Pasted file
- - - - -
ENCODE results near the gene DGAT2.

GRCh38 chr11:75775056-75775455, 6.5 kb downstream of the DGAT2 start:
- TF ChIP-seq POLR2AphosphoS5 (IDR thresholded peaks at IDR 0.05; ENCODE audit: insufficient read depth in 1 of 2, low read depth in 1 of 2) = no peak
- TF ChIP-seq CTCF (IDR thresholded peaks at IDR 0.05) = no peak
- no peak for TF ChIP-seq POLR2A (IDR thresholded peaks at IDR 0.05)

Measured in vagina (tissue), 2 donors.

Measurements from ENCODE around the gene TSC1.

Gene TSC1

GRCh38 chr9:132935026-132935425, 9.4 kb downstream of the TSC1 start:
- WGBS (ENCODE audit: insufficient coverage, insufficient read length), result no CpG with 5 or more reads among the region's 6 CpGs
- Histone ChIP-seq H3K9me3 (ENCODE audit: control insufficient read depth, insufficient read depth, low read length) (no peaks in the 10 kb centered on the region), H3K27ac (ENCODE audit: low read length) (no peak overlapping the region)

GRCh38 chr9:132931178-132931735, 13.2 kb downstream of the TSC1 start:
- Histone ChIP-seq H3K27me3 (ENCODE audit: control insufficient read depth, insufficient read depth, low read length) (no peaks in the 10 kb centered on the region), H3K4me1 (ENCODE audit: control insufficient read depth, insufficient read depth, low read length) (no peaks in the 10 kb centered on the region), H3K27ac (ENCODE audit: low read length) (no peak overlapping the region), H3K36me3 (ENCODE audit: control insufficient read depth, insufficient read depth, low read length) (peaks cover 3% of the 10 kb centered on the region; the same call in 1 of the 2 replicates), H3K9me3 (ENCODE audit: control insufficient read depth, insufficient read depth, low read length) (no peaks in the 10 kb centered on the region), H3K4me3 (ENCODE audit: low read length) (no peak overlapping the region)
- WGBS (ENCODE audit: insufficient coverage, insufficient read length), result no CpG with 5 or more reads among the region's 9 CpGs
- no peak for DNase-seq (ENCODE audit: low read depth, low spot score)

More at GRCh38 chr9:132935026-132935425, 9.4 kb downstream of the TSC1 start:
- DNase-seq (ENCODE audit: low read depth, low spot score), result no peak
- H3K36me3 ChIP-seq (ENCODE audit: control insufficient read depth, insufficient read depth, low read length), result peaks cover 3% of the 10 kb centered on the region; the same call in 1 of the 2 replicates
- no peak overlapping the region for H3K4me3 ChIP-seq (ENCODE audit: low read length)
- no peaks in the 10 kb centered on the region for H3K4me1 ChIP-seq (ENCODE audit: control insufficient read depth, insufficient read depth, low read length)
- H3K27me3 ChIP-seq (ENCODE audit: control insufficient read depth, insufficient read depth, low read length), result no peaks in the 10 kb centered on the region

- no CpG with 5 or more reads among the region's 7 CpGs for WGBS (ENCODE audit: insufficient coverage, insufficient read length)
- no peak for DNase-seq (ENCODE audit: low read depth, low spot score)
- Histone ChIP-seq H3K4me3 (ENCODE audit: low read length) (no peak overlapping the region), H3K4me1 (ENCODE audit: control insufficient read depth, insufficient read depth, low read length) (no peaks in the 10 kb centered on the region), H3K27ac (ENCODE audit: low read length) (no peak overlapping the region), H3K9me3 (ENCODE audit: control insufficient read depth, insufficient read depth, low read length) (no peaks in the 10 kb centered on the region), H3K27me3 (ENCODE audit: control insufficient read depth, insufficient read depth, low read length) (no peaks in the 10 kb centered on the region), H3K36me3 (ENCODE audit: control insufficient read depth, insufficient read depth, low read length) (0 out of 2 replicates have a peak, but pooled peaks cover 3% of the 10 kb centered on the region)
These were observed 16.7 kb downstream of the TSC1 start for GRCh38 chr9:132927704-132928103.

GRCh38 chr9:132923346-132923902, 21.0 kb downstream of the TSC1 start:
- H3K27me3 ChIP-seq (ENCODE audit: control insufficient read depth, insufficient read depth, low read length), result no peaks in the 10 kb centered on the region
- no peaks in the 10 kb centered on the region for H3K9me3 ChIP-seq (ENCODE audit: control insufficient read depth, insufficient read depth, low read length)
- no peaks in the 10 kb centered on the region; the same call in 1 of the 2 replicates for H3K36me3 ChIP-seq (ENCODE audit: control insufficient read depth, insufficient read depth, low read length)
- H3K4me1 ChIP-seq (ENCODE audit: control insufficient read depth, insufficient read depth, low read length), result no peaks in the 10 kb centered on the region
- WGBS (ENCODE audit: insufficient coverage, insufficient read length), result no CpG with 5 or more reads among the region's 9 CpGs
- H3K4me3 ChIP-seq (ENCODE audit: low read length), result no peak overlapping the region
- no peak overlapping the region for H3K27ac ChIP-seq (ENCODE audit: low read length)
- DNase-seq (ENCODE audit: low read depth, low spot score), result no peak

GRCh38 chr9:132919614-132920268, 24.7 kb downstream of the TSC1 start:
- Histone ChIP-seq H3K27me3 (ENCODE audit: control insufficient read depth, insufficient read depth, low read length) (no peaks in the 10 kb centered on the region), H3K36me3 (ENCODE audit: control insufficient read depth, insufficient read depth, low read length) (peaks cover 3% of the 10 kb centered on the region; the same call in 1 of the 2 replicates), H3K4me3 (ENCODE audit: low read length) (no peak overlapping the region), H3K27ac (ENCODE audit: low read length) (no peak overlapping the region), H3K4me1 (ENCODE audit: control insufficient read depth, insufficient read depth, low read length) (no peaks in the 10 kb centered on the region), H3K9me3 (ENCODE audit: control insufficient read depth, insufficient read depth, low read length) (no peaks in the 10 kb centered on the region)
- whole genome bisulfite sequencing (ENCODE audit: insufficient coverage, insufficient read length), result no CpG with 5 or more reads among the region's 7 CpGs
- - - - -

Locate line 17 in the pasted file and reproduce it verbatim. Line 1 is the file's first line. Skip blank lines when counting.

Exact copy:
- DNase-seq (ENCODE audit: low read depth, low spot score), result no peak